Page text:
Date of Conferral
Doctor of Education (Ed.D.)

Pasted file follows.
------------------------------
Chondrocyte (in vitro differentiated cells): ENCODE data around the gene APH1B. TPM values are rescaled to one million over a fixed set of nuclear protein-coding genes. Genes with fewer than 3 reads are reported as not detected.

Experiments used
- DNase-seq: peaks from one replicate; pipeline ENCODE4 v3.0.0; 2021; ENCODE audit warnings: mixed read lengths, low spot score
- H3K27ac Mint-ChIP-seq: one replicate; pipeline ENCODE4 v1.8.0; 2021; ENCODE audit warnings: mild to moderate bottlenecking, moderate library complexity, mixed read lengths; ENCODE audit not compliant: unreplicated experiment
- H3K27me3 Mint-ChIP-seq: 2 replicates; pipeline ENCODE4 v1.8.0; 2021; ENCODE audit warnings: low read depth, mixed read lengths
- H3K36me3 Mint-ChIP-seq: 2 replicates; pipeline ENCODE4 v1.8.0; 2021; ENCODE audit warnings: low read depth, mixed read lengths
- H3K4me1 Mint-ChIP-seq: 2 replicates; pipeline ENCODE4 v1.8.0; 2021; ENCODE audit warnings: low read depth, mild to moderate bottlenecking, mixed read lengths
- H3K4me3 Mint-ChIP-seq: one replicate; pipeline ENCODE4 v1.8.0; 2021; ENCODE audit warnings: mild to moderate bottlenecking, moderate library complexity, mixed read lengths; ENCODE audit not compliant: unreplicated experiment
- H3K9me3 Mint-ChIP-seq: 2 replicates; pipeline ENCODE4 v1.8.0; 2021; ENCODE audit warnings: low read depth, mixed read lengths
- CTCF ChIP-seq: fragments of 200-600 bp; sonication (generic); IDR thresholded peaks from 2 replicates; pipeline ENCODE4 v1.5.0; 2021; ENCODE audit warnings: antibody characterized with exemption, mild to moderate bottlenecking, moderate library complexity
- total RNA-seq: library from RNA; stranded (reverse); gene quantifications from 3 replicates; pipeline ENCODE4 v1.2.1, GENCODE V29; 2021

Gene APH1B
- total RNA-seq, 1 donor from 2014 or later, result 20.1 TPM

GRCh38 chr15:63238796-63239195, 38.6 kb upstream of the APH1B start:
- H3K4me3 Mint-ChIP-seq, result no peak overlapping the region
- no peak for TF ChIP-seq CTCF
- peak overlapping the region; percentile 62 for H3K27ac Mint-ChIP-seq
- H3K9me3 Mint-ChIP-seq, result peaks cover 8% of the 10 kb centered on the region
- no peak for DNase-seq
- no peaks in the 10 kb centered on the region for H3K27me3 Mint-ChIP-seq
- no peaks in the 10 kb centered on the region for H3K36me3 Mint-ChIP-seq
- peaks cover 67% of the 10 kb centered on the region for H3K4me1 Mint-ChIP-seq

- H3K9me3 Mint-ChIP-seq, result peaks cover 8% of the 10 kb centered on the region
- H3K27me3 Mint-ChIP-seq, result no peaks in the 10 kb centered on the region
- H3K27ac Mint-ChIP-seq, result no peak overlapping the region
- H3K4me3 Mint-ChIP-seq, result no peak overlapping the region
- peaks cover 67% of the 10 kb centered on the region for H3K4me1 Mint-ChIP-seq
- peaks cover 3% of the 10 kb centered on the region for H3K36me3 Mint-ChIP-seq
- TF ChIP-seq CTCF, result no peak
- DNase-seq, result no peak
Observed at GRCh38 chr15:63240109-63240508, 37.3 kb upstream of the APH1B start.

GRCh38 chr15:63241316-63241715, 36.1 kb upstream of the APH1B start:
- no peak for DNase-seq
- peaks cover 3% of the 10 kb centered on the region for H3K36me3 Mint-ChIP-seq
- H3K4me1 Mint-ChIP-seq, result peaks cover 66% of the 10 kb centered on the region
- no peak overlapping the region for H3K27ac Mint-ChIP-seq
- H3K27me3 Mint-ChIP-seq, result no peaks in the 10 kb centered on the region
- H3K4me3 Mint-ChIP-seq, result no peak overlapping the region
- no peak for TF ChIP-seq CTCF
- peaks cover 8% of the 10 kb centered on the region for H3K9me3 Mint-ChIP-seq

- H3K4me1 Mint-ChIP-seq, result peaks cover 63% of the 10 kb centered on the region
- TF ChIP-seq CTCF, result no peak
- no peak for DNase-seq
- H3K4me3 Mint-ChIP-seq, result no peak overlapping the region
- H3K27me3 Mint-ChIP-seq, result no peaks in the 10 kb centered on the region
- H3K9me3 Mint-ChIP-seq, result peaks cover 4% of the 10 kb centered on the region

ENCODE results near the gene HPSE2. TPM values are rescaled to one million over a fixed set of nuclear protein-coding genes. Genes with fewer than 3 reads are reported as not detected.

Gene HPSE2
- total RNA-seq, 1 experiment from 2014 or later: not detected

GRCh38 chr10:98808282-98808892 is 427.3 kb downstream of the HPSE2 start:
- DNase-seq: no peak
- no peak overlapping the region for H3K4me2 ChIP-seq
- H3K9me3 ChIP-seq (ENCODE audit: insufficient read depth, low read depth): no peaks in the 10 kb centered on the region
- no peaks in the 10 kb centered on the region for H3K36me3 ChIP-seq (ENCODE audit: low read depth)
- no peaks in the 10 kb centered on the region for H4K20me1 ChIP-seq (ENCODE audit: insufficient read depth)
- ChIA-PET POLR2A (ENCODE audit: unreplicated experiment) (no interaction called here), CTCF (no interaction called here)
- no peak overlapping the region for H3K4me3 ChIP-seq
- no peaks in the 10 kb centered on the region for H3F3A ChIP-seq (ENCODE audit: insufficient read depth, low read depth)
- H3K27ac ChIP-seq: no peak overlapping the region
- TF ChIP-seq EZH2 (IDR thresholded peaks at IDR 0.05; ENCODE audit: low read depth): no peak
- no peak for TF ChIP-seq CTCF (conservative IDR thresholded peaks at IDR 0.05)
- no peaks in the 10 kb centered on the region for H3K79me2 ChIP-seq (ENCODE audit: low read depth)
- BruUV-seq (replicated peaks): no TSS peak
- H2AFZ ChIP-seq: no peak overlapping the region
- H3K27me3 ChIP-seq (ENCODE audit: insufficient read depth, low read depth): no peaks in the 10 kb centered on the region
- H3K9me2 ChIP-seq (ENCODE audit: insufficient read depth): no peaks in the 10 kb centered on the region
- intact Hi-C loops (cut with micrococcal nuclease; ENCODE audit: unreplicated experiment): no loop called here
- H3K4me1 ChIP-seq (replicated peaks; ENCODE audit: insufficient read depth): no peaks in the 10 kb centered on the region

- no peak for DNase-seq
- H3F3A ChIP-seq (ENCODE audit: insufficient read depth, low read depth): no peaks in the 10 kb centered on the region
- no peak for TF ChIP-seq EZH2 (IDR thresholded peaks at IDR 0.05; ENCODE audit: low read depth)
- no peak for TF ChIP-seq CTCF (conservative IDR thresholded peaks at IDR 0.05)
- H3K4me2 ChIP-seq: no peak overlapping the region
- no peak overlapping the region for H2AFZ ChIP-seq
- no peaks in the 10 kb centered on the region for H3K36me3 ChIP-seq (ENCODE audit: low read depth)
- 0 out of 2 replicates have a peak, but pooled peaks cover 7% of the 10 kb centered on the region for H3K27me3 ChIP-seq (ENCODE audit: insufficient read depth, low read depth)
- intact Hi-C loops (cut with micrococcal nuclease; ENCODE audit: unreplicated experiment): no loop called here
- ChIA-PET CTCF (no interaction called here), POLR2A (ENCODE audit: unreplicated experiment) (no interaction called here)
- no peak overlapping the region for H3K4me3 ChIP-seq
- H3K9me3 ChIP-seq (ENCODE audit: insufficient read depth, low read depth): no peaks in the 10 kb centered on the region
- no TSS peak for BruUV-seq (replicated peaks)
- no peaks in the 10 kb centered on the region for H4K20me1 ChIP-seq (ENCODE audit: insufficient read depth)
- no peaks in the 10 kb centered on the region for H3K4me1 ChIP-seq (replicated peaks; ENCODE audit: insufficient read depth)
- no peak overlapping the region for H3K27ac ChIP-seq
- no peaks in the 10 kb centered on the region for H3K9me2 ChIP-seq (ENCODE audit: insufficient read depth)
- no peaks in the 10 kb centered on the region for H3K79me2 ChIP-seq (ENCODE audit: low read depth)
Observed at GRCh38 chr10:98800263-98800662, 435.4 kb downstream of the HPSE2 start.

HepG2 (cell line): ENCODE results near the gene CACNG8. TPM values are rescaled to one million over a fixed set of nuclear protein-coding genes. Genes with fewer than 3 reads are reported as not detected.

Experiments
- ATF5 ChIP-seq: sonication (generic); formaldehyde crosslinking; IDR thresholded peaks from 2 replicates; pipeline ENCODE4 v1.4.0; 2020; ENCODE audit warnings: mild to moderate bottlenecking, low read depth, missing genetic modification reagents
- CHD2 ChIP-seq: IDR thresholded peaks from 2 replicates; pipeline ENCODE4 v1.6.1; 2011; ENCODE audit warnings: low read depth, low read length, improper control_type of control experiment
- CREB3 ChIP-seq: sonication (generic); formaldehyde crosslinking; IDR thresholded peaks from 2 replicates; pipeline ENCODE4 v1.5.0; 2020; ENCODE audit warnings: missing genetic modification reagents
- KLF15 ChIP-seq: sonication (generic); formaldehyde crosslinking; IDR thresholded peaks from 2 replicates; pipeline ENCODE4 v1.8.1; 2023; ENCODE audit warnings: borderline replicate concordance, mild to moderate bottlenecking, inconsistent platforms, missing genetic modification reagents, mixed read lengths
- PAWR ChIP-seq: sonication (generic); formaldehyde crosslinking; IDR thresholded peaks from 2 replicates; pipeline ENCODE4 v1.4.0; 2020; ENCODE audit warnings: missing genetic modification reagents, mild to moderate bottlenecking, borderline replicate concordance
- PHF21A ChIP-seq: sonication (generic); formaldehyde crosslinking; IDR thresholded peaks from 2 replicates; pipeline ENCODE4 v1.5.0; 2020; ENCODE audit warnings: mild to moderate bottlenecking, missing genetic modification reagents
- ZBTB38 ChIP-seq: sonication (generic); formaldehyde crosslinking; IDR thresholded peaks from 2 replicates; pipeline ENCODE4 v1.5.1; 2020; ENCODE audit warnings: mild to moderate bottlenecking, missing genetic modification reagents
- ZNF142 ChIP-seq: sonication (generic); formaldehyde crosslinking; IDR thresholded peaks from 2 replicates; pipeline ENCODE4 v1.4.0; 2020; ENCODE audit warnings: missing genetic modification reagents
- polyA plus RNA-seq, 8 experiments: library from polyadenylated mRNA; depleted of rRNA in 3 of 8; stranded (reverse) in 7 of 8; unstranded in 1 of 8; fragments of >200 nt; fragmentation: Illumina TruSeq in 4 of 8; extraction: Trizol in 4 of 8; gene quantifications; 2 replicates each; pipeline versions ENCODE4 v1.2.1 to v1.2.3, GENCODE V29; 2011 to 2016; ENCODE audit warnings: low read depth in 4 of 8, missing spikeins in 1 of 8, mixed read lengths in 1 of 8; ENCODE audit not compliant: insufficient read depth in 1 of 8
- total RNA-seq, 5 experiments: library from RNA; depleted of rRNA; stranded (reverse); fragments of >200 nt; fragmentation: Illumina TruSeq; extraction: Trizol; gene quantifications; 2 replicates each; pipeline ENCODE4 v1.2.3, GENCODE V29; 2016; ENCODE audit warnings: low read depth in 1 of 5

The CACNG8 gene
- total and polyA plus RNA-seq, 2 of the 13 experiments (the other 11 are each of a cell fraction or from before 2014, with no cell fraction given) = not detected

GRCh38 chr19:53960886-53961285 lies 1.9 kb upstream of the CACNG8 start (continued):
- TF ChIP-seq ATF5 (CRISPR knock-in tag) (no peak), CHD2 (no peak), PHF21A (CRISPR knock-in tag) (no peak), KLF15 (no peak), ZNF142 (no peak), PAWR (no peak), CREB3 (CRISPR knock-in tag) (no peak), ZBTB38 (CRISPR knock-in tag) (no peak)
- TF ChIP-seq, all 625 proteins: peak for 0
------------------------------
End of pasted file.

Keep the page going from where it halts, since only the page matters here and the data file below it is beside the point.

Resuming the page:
Research shows that, when unintentional harm to patients in outpatient and hospital settings occurs, root cause analysis (RCA) investigations should be conducted to identify and implement corrective actions to prevent future patient harm. Executives at a small healthcare consulting company that employs patient safety officers (PSOs) responsible for conducting RCAs were concerned with the low quality of RCA outcomes, prompting this postinvestigation assessment of PSOs' RCA training and experiences. Guided by adult learning theory, the purpose of this study was to assess PSOs' RCA training and investigation experiences by examining self-reported benefits, attitudes, barriers, and time since training, and the relationship between time since training and the number of barriers encountered during RCA investigations. This quantitative study used a preestablished survey with a purposeful sample of 89 PSOs located at 75 military health care facilities in the United States and abroad. Data analysis included descriptive statistics and Kendall's tau-b correlations. Results indicated that PSOs had positive training experiences, valued RCA investigations, varied on the time since RCA training, and encountered barriers conducting RCAs. Kendall's tau-b correlation analysis showed that the time since training was not significantly associated with the frequency of barriers they encountered. Findings suggest that the transfer of technical RCA knowledge was applied during actual RCA investigations regardless of time since training, and barriers contributed to subpar quality RCA outcomes. RCA professional development was designed to enhance nontechnical, soft competency skills as a best practice to overcome encountered barriers and promote social change in the field.